If the 30 virgin Cherita pass muster, they will go on to the next stage which is to submit another 170 virgin Cherita for me to finally select the entire 90 poems required for their Cherita book which will be published by me.

 

However, if only 20 are found to pass muster, they will also go on to the next stage but they have to submit another 180 virgin Cherita, 10 more, for me to finally select the entire 90 required for their Cherita book.

 

The best news is that the selected poets for the cherita award will not have to pay a penny to enter or win the cherita award and it will be ongoing.

 

the cherita award is gratis to enter or win and open to all.

 

Having said this, their Cherita will have to be timeless and top notch to make the grade.

 

Full information can be found on the cherita website www.thecherita.com

 

I have prepared the last 8 one breath cherita from my book the promise of rain [published May 2022] which I would love to read and share with your readers if I may. These pieces will hopefully give them an even better idea of what I am looking for in terms of Cherita.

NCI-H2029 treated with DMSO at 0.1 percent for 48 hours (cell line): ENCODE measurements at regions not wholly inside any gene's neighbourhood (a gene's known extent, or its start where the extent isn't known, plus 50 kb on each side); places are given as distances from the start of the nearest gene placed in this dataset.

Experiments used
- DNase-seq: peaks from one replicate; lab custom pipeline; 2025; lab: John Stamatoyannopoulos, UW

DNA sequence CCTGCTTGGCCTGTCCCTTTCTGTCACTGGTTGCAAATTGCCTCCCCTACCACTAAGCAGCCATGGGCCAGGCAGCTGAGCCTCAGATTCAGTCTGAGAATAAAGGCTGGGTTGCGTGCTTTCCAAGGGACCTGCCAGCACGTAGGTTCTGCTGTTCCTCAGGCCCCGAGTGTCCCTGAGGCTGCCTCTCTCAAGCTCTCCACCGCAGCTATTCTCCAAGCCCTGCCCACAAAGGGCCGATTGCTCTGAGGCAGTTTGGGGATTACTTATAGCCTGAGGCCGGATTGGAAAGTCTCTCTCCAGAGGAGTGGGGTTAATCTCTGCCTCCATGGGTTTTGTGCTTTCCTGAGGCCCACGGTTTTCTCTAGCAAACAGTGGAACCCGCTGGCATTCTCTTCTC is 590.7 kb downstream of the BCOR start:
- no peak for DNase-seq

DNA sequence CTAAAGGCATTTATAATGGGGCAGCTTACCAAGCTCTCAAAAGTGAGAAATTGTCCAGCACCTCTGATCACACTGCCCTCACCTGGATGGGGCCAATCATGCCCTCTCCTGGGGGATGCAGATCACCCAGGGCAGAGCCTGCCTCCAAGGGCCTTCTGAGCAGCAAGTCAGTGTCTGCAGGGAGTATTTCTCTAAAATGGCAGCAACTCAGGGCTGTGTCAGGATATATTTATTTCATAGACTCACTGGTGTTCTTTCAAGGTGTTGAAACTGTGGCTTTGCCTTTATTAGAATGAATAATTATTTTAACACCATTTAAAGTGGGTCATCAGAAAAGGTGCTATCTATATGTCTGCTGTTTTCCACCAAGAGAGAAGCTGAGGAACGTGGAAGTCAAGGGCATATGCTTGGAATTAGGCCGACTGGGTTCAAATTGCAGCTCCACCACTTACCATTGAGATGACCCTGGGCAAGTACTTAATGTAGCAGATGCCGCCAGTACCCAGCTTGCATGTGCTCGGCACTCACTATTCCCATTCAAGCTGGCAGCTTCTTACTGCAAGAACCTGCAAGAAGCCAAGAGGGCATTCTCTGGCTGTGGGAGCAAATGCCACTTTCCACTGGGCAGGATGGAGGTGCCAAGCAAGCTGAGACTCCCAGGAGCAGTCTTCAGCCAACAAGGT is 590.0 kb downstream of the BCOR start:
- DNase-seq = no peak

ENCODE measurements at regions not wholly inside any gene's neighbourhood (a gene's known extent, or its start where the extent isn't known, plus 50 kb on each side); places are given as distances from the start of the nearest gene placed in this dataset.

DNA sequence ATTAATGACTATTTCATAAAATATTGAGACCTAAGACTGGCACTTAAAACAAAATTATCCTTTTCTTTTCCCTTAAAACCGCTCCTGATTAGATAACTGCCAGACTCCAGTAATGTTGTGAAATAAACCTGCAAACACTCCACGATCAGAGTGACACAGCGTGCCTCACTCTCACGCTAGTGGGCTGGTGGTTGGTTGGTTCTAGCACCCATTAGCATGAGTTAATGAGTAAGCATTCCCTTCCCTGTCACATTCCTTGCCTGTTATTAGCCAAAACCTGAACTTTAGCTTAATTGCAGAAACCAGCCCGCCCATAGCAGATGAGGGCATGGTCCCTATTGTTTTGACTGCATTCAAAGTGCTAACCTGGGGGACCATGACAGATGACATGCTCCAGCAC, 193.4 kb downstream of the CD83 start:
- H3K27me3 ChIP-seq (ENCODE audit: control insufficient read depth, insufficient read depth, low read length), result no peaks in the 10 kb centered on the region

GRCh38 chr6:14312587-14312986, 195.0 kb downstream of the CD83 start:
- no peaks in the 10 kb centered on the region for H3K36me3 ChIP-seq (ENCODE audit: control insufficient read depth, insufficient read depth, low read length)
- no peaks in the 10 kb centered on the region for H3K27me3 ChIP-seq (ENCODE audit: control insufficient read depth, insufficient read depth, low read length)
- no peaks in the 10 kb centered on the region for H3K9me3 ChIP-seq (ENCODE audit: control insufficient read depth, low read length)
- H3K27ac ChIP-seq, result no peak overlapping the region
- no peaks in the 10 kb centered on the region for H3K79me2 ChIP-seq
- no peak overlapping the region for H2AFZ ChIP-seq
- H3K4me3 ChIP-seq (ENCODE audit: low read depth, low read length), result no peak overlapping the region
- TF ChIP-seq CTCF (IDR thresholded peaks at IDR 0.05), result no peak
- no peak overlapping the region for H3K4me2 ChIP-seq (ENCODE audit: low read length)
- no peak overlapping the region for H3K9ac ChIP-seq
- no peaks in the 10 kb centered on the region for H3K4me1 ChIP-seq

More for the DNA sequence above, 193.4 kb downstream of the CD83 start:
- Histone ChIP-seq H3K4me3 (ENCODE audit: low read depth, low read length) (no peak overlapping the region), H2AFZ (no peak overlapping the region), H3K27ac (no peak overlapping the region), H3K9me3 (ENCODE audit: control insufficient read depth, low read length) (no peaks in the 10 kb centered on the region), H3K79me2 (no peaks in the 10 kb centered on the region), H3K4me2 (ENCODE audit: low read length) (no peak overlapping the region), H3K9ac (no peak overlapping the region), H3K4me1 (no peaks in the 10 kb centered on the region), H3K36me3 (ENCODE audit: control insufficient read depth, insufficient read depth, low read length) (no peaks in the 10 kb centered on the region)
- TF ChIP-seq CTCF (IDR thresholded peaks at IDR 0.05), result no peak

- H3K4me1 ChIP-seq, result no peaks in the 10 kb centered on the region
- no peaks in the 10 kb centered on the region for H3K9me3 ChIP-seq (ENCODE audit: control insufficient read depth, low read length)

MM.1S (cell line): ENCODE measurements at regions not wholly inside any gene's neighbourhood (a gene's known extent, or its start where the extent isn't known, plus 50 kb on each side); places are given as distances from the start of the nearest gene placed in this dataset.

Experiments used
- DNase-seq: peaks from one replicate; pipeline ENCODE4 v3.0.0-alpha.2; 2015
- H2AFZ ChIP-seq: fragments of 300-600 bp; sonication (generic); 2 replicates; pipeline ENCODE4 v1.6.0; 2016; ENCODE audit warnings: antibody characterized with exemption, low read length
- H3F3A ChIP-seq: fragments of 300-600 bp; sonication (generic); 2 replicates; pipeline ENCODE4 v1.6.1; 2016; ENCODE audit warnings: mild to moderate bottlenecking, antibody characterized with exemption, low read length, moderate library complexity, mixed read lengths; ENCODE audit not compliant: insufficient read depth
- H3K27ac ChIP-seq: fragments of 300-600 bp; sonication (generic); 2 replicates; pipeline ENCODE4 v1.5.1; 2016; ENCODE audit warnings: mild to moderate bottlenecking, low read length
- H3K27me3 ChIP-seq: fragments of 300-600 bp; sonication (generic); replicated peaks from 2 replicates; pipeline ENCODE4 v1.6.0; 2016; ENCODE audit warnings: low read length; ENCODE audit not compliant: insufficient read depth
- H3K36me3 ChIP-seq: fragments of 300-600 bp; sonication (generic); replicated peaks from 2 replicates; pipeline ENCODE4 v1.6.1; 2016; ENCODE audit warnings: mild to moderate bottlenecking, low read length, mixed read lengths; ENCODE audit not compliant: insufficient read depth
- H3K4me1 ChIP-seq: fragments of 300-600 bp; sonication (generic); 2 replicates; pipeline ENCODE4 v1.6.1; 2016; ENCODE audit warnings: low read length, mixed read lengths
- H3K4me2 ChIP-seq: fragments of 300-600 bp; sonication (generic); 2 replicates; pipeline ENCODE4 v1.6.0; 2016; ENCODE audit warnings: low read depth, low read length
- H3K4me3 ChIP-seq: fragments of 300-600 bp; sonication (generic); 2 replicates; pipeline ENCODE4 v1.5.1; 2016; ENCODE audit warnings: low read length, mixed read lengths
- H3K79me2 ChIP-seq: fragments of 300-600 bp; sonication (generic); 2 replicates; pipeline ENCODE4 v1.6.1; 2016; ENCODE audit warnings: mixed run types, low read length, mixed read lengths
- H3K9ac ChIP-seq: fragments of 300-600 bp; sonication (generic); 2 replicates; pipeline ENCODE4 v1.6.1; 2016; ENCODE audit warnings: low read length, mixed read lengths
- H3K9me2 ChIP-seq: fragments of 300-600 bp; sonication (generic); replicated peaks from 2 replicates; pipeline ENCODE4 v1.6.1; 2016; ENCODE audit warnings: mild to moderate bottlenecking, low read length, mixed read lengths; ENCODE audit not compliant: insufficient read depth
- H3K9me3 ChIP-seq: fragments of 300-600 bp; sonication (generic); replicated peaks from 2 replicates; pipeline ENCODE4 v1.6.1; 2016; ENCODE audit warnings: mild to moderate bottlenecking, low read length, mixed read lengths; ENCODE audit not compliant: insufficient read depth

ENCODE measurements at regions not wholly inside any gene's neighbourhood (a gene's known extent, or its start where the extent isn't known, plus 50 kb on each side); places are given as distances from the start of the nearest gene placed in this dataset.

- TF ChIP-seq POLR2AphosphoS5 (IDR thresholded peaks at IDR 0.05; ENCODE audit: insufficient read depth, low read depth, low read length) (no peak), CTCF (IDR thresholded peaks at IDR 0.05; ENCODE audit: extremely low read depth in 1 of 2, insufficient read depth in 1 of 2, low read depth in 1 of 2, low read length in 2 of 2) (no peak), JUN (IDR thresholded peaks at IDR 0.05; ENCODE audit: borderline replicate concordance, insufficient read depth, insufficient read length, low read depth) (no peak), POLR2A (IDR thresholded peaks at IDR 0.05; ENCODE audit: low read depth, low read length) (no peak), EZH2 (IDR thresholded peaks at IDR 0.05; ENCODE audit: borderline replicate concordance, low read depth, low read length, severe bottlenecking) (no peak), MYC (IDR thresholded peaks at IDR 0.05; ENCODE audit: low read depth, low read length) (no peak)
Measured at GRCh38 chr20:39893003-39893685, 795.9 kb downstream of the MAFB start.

I will read them twice as they are so minimal.

[Click link to read ai li’s Cherita]

 

NS: You are an evidential spiritualist medium who trained at The Spiritualist Association of Great Britain and The College of Psychic Studies. Please tell us a little about this.

 

AL: My mother lost two of my older sisters when they were children. I never knew them as I was the youngest in the family. The fact that they were buried separately, with no grave markers in the wilderness haunts me to this day. This was the norm then with children who died suddenly before they reached adulthood.